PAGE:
Credit Line: Gift of Dr. and Mrs. Charles E. Friley. In the permanent collection, Brunnier Art Museum, University Museums, Iowa State University, Ames, Iowa.
Three horses stand in a snowy field behind a barbed-wire fence. Also, present at the foot of the nearest horse are rabbit tracks. Purposefully, Wood inserted these tracks in his composition to symbolize a Darwinian survival of the fittest, the cycles of life, and the continued endurance and vitality of Iowans in harsh national times.
"While springtime, summer, and fall prevail in most of the farm pictures, in a few drawings and lithographs made in the late 1930's corresponding to a period of domestic stress and departmental strife at the University of Iowa, Wood does allow the winter season--cold, dark, and barren--to enter his landscapes. The raw forces of nature strip the trees and blanket the ground, sharpening the contrasts and deepening the shadows...Ponderous frozen corn shocks and rigid horses stand planted in deep snow on bleak prairie fields under dark skies." (Dennis, James. "Grant Wood." Columbia: University of Missouri Press, 1986. p. 201-202).
Wood dedicates this particular lithograph at the bottom, "To Dr. and Mrs. Charles E. Friley, with sincere regards of Grant Wood." This print is dedicated to the Friley's in appreciation of Dr. Friley's financial involvement in the process and completion of the WPA murals in the Iowa State College Library. Friley was the President of Iowa State College from 1936 to 1953 and picked up where former ISC President Raymond Hughes left off by advising Wood until the completion of the murals.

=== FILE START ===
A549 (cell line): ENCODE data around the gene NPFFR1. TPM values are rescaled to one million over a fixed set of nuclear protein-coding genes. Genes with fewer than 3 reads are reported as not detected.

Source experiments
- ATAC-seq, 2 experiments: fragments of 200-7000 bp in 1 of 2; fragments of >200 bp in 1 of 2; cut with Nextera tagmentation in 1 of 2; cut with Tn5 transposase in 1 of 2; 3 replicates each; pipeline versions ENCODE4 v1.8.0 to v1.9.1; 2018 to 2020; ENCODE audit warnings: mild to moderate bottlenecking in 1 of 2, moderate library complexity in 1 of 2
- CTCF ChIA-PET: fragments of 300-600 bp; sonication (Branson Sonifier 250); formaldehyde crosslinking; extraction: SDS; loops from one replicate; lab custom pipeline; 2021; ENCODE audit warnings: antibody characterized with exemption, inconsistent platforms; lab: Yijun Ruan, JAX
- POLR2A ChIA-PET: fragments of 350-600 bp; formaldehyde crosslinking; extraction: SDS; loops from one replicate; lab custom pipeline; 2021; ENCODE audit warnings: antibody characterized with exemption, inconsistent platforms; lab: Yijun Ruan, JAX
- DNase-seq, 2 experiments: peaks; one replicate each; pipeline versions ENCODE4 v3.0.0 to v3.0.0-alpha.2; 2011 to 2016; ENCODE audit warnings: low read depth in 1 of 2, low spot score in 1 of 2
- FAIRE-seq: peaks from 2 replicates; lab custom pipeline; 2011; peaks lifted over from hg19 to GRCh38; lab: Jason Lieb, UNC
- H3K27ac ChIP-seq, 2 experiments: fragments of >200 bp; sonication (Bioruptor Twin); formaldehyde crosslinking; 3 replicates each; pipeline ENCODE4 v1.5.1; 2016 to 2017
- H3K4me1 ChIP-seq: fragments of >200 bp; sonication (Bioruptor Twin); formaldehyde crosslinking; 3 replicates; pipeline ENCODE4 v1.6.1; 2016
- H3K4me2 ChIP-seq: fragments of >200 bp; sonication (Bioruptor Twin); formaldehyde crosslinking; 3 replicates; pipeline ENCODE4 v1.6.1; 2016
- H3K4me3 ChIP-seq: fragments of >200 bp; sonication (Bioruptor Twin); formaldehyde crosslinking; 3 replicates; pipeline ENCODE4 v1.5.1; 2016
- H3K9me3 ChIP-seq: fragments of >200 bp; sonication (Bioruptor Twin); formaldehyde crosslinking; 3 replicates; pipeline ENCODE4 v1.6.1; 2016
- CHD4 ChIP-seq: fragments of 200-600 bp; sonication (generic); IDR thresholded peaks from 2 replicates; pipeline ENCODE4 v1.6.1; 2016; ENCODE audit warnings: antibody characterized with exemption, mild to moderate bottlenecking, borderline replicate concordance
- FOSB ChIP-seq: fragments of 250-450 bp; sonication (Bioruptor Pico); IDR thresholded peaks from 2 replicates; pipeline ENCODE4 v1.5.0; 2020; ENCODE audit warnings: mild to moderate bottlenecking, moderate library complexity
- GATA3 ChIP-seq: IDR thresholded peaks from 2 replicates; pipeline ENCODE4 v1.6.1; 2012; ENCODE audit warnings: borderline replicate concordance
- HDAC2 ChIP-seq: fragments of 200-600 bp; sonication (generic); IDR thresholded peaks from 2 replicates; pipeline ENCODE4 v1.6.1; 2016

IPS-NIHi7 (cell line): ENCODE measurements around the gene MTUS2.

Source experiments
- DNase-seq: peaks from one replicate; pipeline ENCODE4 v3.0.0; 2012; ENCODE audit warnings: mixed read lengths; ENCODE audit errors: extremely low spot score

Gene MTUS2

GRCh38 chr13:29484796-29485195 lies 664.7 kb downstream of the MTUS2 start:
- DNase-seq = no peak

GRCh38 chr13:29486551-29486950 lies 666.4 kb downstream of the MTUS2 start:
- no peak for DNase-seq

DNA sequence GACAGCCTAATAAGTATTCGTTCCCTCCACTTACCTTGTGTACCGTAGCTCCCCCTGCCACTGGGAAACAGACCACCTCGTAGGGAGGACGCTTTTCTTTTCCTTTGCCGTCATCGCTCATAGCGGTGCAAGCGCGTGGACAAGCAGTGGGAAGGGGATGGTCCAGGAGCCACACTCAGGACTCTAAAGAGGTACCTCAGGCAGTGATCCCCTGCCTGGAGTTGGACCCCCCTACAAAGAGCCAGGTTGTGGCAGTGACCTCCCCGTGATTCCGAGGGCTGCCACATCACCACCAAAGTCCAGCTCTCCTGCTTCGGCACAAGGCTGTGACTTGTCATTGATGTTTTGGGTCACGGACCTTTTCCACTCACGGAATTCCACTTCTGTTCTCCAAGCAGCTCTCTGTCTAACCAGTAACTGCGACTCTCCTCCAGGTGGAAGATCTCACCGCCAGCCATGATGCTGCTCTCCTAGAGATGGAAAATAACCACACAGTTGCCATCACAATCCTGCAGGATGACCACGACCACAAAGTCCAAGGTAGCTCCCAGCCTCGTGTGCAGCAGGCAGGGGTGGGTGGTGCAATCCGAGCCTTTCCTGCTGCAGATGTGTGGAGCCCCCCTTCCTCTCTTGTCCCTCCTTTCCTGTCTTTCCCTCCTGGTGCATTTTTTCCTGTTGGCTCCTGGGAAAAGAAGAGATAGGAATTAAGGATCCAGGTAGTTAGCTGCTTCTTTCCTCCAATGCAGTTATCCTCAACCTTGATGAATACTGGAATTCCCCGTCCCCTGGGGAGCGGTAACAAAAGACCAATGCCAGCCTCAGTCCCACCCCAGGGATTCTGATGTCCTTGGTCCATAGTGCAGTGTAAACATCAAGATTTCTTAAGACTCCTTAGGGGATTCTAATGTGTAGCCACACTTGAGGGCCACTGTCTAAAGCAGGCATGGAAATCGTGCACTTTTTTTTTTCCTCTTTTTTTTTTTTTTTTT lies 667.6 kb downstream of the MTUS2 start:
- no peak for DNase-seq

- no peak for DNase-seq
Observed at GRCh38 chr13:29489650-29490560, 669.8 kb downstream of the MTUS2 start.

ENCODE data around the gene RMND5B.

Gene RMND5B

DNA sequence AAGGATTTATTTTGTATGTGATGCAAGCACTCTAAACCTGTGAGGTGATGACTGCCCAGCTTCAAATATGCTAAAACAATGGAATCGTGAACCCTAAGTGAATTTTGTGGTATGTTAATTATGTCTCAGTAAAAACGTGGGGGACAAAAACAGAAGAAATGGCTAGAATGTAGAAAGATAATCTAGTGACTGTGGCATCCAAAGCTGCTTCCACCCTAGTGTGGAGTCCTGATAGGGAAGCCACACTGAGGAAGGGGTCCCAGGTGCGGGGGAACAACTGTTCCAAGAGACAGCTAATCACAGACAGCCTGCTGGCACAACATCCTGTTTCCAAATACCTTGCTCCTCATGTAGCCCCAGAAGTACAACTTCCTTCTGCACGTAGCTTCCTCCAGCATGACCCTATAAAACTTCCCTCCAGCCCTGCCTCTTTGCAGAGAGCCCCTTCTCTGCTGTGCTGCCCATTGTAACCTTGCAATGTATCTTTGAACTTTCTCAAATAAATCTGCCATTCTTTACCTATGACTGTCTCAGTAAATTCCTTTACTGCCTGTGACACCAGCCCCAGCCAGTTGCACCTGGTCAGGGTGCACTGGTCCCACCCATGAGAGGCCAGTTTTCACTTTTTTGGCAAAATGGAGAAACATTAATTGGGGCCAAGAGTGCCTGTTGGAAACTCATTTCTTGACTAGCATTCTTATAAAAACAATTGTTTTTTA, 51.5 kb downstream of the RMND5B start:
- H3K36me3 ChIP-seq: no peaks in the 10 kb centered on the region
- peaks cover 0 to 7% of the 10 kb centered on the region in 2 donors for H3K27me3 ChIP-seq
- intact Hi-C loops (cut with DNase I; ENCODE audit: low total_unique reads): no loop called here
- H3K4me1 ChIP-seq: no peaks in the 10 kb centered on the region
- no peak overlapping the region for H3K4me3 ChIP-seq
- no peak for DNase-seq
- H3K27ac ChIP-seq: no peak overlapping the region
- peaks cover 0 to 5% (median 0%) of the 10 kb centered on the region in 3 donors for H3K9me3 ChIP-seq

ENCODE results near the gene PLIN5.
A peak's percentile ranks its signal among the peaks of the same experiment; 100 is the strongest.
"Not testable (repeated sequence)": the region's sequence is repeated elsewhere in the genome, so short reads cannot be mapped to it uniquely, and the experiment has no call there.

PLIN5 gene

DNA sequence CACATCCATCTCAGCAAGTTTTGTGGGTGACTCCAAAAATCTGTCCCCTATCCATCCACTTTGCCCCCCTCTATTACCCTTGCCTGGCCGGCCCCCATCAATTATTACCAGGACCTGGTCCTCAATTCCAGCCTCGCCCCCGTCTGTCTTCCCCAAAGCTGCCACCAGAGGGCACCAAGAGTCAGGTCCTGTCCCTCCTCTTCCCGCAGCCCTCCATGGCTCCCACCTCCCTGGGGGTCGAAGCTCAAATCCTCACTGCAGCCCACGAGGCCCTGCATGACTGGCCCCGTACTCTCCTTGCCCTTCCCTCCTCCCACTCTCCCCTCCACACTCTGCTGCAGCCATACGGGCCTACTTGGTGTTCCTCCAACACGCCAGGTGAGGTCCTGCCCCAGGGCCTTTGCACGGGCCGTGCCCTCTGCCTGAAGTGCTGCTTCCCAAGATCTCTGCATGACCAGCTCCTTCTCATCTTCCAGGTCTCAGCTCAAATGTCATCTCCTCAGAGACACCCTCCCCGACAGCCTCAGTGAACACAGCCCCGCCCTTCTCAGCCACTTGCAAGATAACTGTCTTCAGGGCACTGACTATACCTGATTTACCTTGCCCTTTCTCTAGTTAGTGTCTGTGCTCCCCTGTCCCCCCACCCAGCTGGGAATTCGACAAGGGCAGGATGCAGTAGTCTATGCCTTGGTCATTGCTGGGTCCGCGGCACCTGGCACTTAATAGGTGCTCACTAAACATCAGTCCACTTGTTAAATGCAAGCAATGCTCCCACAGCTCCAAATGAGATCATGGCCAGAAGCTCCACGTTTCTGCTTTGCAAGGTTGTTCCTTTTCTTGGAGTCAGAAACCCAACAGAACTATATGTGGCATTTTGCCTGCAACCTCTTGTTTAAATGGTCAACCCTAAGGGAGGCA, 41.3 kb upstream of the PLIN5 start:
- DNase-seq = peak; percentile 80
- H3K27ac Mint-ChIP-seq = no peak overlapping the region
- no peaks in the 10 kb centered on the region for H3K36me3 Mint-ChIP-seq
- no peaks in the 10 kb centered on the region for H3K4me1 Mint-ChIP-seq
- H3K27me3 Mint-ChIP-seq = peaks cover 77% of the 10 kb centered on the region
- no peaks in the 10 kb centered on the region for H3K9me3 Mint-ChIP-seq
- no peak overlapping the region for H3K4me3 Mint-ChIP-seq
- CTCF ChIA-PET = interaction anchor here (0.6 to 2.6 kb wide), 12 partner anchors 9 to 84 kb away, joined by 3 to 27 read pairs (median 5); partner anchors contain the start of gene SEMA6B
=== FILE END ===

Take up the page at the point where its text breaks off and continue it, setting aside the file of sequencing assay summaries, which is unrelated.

Grant Wood was born in Iowa in 1891 to a Quaker family. He lived in Iowa until his death in 1942 except for three overseas trips to Europe. In 1934, he became the director of the Public Works of Art Project (PWAP) in Iowa, and professor of art at the University of Iowa, Iowa City. Wood is best known as a pioneer in the artistic style known as Regionalism, specifically Rural Regionalism.
This enigmatic print executed in the winter that Grant Wood became seriously ill, presages his death in February a year later. Wood often used the horse in his compositions, recognizing the pivotal but waning role this animal played in the advance of American civilization, and specifically the settling and economic development of the Midwest.
However, the dark, featureless figures posed before a threatening winter sky leaves the viewer eerily chilled. The artist's intent remains a mystery to this day. A psychological manifestation of his not yet diagnosed pancreatic cancer might be an explanation.
Throughout most of his career, Grant Wood remained loyal to the regionalist principle, depicting the people and places that surrounded him. His idealized interpretations of farmland and farm folk sustained the myths surrounding agrarian life, making no reference to the hardships associated with living off the land. Spring, summer and fall were typically the seasons of choice. However, in the 1930s during a period of personal stress, Wood did include winter in his repertoire of landscapes.
The winters in Iowa can be bitterly cold and dreadfully long, and in February it has become monotonous. The three horses depicted in this work stand rigid against the biting wind that whips their manes and tails. The sharp angles and severe color contrasts attest to strong cutting winds.
Wood was the twenty-fourth cooperating artist with Associated American Artists, a New York organization formed to promote American art. As part of his agreement, Wood produced four lithographs a year, marketed nationally through the organization’s catalogs. Editions of the lithographs were limited to 250, and February was the part of the series he produced for 1941 sales. This print was signed and presented to Dr. and Mrs. Charles B. Friley by Grant Wood. Friley was the president of Iowa State College when Wood completed his public art commissions for the institution.